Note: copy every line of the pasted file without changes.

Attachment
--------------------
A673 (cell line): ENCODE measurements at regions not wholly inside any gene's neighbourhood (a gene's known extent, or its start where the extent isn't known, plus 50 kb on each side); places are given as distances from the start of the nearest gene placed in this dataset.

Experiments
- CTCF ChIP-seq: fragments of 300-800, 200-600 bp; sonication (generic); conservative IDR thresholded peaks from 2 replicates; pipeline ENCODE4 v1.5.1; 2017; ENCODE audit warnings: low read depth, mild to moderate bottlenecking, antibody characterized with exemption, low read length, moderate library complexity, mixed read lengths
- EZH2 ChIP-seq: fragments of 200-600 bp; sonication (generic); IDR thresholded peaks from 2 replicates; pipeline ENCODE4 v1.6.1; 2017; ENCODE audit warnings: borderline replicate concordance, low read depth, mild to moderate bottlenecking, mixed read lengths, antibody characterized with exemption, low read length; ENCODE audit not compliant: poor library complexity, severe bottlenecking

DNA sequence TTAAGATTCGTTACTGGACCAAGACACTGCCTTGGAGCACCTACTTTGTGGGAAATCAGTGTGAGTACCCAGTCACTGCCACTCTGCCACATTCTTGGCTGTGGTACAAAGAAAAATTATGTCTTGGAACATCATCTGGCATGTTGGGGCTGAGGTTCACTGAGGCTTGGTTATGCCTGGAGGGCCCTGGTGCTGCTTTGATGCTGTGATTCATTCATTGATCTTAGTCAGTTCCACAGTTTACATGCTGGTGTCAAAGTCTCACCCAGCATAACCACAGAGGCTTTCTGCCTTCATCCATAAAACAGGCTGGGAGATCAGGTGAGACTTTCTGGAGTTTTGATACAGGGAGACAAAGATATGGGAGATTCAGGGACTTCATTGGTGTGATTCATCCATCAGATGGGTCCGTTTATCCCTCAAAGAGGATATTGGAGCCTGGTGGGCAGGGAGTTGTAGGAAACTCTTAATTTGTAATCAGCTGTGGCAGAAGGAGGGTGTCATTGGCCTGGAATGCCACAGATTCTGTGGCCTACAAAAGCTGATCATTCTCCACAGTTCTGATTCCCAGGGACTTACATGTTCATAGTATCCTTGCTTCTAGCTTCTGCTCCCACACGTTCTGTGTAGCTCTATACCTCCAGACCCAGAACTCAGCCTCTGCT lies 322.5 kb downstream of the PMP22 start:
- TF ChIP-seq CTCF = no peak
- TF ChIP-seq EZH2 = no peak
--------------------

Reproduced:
A673 (cell line): ENCODE measurements at regions not wholly inside any gene's neighbourhood (a gene's known extent, or its start where the extent isn't known, plus 50 kb on each side); places are given as distances from the start of the nearest gene placed in this dataset.

Experiments
- CTCF ChIP-seq: fragments of 300-800, 200-600 bp; sonication (generic); conservative IDR thresholded peaks from 2 replicates; pipeline ENCODE4 v1.5.1; 2017; ENCODE audit warnings: low read depth, mild to moderate bottlenecking, antibody characterized with exemption, low read length, moderate library complexity, mixed read lengths
- EZH2 ChIP-seq: fragments of 200-600 bp; sonication (generic); IDR thresholded peaks from 2 replicates; pipeline ENCODE4 v1.6.1; 2017; ENCODE audit warnings: borderline replicate concordance, low read depth, mild to moderate bottlenecking, mixed read lengths, antibody characterized with exemption, low read length; ENCODE audit not compliant: poor library complexity, severe bottlenecking

DNA sequence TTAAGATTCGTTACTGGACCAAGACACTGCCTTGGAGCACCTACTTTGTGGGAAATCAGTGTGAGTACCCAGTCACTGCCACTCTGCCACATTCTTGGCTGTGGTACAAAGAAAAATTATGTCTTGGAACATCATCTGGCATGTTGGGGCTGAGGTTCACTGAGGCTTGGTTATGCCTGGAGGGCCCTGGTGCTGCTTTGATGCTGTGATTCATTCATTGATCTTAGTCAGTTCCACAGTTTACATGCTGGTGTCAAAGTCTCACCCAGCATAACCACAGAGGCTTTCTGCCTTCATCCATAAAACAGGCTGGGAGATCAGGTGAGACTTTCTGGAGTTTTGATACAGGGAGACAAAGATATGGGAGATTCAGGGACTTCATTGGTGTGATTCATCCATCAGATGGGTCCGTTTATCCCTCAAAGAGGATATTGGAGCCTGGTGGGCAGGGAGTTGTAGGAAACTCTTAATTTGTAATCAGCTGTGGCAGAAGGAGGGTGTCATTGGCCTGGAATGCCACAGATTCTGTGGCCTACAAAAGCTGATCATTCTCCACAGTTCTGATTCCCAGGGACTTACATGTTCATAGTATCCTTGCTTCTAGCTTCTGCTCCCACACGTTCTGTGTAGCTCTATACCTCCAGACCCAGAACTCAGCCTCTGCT lies 322.5 kb downstream of the PMP22 start:
- TF ChIP-seq CTCF = no peak
- TF ChIP-seq EZH2 = no peak